Are 10 000 hours of recordings necessary for every language?

For some smaller languages the 10 000 hour aim in the common voice project is very ambitious. How usable are smaller datasets for machine learning? How important is the number of irregularities in a language in this context?

Let’s take an extreme example and look at the Esperanto dataset with 20 h. The language is completely regular, has no exceptions and the pronounciation is always clear. How big must a dataset be to create usefull results in this case? And apart from constructed languages: are there differences between the natural languages or do they all need the same amount of data?

Edit: 10 000 hours instead of 100 000 and mentioned the common voice project.

Pretty sure than @ftyers knows that very well :slight_smile:

1 Like

Where did you get 100.000 hours from? We train our English release models with ~3000 hours of data.

1 Like

Interesting. And do you think these 3 000 hours are enough?

Sorry I was wrong, it says 10 000 hours. When you work on the common voice website it always says something like: “help us get a dataset of 10 000 hours for language X.” And it is also in the FAQs:

Why is 10,000 validated hours the per language goal for capturing audio?

This is approximately the number of hours required to train a production speech-to-text system.

edit: mentioned common voice

That’s Common Voice, and yes, the value is mostly made from targetting english. Each language has its own specifics. I don’t know esperanto enough to give a ballpark, francis might be able to.

1 Like

There are many factors to take into account, among which:

  • Transparency of orthography – Esperanto orthography is transparent
  • Diversity of speakers – Esperanto speakers have quite diverse accents (as there are nearly no L1 speakers, you get transfer from the L1)
  • Number of speakers – If you only have 10 speakers of a language and have recordings of all of them, your system is going to work better than if you have 10 million speakers and only recordings of 100.
  • Noise levels (how clean are the recordings, and how clean are the environments where you want to use the ASR system … the noisier the more data)

There is no research to my knowledge on comparing these factors to be able to tell for a new language exactly how much data is necessary.

The best thing to do is “try it and see”, and report your results. You can also try transfer learning, using the transfer-learning2 branch in DeepSpeech or using a hybrid system like Kaldi, which can give better results in low-data scenarios.

Hope this helps!

1 Like

Tanks for the answer, this sounds promissing, I would like to experiment with this. Do you have a good starting point to learn about deep speech apart from the github repository? Is this something I can achiev on a consumer laptop with an ordinary linux on it or do I need more computation power?

@ftyers, could you kindly say this in other words. Did you mean the less the speakers the more the accuracy?

For accuracy on those speakers yes. For general accuracy (on any random speaker) then the more speakers the better, obviously. But if you only have 10 speakers of a language and you have recordings of all 10 of them then obviously the results are going to be better.

@ftyers
If I need to train a model to be speaker-independent and age-independent, what is your suggestions to take into account?

I have a large dataset, with thousands of different speakers. However, there are speakers which have hundreds/thousands of recordings, while many others have only 1 recording. How should I deal with this?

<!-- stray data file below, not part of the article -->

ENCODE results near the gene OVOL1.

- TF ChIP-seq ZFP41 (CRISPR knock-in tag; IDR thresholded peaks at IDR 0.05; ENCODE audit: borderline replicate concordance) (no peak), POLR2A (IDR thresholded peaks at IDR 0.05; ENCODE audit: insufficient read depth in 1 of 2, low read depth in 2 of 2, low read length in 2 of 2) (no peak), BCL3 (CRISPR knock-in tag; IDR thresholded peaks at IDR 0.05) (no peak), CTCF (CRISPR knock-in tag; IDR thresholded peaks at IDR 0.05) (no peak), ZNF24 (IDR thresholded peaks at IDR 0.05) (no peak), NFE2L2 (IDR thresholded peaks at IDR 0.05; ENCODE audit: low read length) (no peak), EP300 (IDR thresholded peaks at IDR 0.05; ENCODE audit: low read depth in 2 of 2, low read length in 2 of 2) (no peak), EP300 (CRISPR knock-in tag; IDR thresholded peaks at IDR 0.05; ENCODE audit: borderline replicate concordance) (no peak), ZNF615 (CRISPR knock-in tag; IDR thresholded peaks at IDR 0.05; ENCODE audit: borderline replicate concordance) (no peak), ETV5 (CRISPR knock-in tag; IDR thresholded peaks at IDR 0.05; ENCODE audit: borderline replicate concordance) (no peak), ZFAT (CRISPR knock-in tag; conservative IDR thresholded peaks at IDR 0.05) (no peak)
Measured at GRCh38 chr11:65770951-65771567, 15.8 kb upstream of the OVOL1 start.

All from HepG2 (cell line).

Regarding age, I have much more adults’ recordings in comparison with child’s. Should I filter out some adults’ data for example?

The core of my question is: is the main part of a lingual neural network about handeling all the exceptions and irregularities of a language or is it more about handeling all the different voices and accents? Which one is the harder problem that requires more data? I can guess that since no one has ever tried machine learning with a completely regular constructed language there is no answer to this question yet. But I would guess that regularity could simplify things drastically.

About the other things @ftyers mentioned:

Diversity of speakers – Esperanto speakers have quite diverse accents (as there are nearly no L1 speakers, you get transfer from the L1)

I would say there are quite a few L1 speakers, around one thousand persons. But what makes Esperanto unusual is that in my experence native Esperanto speakers sometimes tend to have stronger national accents than someone who has learned Esperanto as a second language. I guess this is because there is no Esperanto school and they only use Esperanto in their family most of the year and only see the esperanto community on congresses. This leads to a situation where the nation of origin is more important in the question of accents than the question weather someone is a native speaker or L2. I know complete beginners of Esperanto who pronunce every word perfectly and could contribute to this dataset much better than some native speakers.

Number of speakers – If you only have 10 speakers of a language and have recordings of all of them, your system is going to work better than if you have 10 million speakers and only recordings of 100.

The commitment to contribute to projects is much bigger in the esperanto community than in other groups, one can clearly see this on things like the esperanto wikipedia. Languages with comparable numbers of speakers have much smaller numbers of articles. I guess if we advertise Common Voice more in Esperanto magazines, congresses and websites we could get a pretty good coverage, 1 000 of the 2 million L2 speakers seem possible to me. Right now there are contributions from over 140 people in Esperanto wich is already quite impressive for a constructed language.